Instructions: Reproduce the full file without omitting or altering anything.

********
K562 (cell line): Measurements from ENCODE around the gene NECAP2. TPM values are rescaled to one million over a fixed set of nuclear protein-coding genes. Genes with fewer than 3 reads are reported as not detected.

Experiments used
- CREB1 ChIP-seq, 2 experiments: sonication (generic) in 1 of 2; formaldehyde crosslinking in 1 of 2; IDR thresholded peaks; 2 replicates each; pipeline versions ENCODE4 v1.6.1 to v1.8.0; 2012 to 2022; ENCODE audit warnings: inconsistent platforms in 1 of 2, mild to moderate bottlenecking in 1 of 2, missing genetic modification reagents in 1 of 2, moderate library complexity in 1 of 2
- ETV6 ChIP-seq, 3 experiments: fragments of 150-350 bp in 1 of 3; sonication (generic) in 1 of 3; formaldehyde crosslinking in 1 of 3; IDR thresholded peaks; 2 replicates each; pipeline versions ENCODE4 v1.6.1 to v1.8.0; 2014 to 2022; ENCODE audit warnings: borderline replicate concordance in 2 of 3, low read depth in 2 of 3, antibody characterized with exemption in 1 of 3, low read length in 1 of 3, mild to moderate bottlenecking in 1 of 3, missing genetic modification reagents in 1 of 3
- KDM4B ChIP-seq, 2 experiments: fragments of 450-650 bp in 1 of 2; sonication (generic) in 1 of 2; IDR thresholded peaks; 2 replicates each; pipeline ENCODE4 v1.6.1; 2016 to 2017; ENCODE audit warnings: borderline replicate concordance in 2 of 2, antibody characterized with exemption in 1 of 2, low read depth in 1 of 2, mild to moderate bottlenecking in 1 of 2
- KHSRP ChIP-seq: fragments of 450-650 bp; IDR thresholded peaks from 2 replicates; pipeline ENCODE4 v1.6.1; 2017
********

K562 (cell line): Measurements from ENCODE around the gene NECAP2. TPM values are rescaled to one million over a fixed set of nuclear protein-coding genes. Genes with fewer than 3 reads are reported as not detected.

Experiments used
- CREB1 ChIP-seq, 2 experiments: sonication (generic) in 1 of 2; formaldehyde crosslinking in 1 of 2; IDR thresholded peaks; 2 replicates each; pipeline versions ENCODE4 v1.6.1 to v1.8.0; 2012 to 2022; ENCODE audit warnings: inconsistent platforms in 1 of 2, mild to moderate bottlenecking in 1 of 2, missing genetic modification reagents in 1 of 2, moderate library complexity in 1 of 2
- ETV6 ChIP-seq, 3 experiments: fragments of 150-350 bp in 1 of 3; sonication (generic) in 1 of 3; formaldehyde crosslinking in 1 of 3; IDR thresholded peaks; 2 replicates each; pipeline versions ENCODE4 v1.6.1 to v1.8.0; 2014 to 2022; ENCODE audit warnings: borderline replicate concordance in 2 of 3, low read depth in 2 of 3, antibody characterized with exemption in 1 of 3, low read length in 1 of 3, mild to moderate bottlenecking in 1 of 3, missing genetic modification reagents in 1 of 3
- KDM4B ChIP-seq, 2 experiments: fragments of 450-650 bp in 1 of 2; sonication (generic) in 1 of 2; IDR thresholded peaks; 2 replicates each; pipeline ENCODE4 v1.6.1; 2016 to 2017; ENCODE audit warnings: borderline replicate concordance in 2 of 2, antibody characterized with exemption in 1 of 2, low read depth in 1 of 2, mild to moderate bottlenecking in 1 of 2
- KHSRP ChIP-seq: fragments of 450-650 bp; IDR thresholded peaks from 2 replicates; pipeline ENCODE4 v1.6.1; 2017